A measure of dry volume. A bushel need not weigh any particular amount â€“ it indicates only how much space a given product takes up. It is equal to four pecks or eight gallons (2150.42 cubic inches). Therefore the weight it represents varies considerably by commodity. A bushel of wheat, soybeans, and white potatoes each weigh approximately 60 pounds, a bushel of corn weighs about 56 pounds, and a bushel of apples weighs about 48 pounds.
A unit of volume measure used as dry measure of grains and produce. A bushel of wheat or soybeans weighs 60 pounds, a bushel of corn or milo weighs 56 pounds, and a bushel of sunflowers weighs 25 pounds.
A dry volume measure of varying weight for grain, fruit, etc., equal to four pecks or eight gallons (2150.42 cubic inches). A bushel of wheat, soybeans, and white potatoes each weighs 60 pounds. A bushel of corn, rye, grain sorghum, and flaxseed each weighs 56 pounds. A bushel of barley, buckwheat, and apples each weighs 48 pounds.
A unit of dry volume typically used to quantify crop yields. One bushel is equivalent to 32 quarts or 2,150.42 cubic inches. A bushel is often used to represent the weight of a particular crop; for example, one bushel of No. 2 yellow shelled corn at 15.5% moisture content weighs 56 lb.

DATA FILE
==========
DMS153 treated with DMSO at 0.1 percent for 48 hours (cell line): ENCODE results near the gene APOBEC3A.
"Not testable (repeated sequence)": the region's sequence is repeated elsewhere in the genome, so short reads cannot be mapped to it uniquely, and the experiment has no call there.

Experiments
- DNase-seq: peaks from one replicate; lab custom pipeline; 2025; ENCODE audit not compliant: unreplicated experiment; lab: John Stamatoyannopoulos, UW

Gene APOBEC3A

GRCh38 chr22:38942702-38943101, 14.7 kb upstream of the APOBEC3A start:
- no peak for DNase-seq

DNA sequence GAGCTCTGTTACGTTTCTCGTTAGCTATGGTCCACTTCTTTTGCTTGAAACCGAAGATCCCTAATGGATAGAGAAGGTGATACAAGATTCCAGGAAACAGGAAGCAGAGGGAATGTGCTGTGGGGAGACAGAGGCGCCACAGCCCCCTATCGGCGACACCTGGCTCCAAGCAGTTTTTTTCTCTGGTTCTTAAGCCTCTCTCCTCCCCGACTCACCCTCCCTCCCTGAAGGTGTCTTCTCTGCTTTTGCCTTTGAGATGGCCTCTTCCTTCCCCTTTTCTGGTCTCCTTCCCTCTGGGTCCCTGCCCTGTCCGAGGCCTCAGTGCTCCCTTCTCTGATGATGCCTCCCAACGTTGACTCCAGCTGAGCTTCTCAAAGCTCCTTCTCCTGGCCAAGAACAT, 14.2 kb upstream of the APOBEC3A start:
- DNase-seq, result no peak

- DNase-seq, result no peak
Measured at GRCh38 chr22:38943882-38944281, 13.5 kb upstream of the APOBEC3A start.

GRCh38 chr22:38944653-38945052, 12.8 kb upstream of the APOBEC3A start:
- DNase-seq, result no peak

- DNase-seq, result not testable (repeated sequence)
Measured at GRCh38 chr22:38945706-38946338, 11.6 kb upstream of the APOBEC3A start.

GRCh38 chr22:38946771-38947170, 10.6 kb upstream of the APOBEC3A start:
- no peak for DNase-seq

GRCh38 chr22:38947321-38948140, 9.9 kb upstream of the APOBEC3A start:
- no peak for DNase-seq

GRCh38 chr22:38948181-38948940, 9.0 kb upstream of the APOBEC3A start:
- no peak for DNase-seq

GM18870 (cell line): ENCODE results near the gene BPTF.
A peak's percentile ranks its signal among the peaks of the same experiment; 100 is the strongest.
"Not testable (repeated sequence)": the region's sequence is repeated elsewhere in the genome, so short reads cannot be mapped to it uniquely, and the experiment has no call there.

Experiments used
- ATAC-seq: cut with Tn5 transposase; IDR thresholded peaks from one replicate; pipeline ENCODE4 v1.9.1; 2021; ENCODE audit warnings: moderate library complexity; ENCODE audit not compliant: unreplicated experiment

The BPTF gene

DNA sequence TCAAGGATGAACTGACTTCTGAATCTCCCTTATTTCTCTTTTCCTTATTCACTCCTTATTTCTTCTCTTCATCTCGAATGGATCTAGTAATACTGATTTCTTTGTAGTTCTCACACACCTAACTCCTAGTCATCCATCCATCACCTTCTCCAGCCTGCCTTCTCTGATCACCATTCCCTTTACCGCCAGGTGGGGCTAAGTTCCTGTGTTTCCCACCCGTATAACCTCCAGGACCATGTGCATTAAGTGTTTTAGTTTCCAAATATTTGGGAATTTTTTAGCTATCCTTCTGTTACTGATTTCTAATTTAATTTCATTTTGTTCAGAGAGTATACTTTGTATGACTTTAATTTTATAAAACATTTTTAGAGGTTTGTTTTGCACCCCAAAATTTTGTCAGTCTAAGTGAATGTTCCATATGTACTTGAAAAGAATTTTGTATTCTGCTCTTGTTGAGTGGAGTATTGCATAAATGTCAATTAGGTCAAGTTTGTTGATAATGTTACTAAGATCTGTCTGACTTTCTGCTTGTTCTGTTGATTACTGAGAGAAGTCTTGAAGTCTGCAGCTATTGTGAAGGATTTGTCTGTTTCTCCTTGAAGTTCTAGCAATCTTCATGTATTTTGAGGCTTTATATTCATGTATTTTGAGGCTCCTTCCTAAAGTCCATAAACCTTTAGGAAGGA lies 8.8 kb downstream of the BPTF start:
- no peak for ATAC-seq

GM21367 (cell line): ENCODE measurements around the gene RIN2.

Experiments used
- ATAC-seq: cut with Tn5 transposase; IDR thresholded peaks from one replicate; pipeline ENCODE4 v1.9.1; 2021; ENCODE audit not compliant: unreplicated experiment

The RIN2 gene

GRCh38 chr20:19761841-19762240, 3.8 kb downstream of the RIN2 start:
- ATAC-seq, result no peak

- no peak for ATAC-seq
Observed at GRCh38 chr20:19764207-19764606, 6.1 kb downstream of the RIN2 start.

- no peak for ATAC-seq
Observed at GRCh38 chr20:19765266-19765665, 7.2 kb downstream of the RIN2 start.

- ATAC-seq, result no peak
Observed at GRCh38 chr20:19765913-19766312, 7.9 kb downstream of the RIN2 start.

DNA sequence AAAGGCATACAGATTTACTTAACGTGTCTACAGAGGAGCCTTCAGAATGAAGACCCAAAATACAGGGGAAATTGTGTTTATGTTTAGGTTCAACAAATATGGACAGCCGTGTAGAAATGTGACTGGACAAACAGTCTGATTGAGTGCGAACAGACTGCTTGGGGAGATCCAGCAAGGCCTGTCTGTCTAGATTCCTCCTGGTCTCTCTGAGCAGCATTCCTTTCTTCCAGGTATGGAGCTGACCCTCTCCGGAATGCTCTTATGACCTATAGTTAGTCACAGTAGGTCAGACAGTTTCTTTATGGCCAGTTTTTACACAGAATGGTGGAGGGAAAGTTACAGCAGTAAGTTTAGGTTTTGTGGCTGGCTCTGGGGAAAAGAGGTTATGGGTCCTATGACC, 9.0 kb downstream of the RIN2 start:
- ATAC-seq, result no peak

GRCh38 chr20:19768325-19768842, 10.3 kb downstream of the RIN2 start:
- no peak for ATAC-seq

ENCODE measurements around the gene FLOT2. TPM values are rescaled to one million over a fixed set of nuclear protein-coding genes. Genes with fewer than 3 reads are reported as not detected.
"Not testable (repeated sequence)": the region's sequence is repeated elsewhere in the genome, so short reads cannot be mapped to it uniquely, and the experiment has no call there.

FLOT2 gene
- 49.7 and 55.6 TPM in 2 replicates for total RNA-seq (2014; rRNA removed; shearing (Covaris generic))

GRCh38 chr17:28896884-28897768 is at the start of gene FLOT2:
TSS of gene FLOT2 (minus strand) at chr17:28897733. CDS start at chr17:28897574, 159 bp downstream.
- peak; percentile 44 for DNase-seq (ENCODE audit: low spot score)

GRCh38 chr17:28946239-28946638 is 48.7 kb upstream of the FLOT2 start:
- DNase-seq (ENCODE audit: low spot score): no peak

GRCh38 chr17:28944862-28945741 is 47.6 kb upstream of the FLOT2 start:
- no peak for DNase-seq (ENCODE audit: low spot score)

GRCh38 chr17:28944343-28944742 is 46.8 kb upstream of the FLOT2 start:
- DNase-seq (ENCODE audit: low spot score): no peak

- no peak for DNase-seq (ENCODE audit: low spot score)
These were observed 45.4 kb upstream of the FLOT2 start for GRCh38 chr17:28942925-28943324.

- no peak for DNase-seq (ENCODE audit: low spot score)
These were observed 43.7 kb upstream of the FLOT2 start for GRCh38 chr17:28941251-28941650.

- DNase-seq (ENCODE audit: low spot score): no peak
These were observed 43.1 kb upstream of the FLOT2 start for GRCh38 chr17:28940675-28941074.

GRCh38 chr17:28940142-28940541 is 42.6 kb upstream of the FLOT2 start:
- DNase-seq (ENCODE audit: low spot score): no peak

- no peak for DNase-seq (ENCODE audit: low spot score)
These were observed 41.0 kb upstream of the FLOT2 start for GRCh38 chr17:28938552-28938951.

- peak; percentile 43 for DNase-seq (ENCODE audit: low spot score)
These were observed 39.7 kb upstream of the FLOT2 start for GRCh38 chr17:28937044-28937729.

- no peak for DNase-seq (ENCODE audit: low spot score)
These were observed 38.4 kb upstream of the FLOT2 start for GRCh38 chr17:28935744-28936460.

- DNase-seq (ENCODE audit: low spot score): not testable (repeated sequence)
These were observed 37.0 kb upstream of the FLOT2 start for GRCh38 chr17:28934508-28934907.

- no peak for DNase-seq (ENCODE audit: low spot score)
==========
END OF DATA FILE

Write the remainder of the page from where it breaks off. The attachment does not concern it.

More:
Measure of volume. In the U.K., it equals eight Imperial gallons or 36.4 litres for corn, fruit, liquids, etc. In the U.S. it equals 35.3 litres. The weight of a bushel varies according to the commodity involved.
The bushel is a measure of capacity that was in use in France in the XVIIth century. It contained approximately 13 litres. This word was also used to designate an earthenware pot in the shape of a cylinder of varying dimensions. The bushels of pears and plums carried by the Boucher family were probably earthenware pots.
A bushel is a unit of dry volume, usually subdivided into eight local gallons in the systems of Imperial units and U.S. customary units. It is used for volumes of dry commodities, not liquids, most often in agriculture. It is abbreviated as bsh. or bu.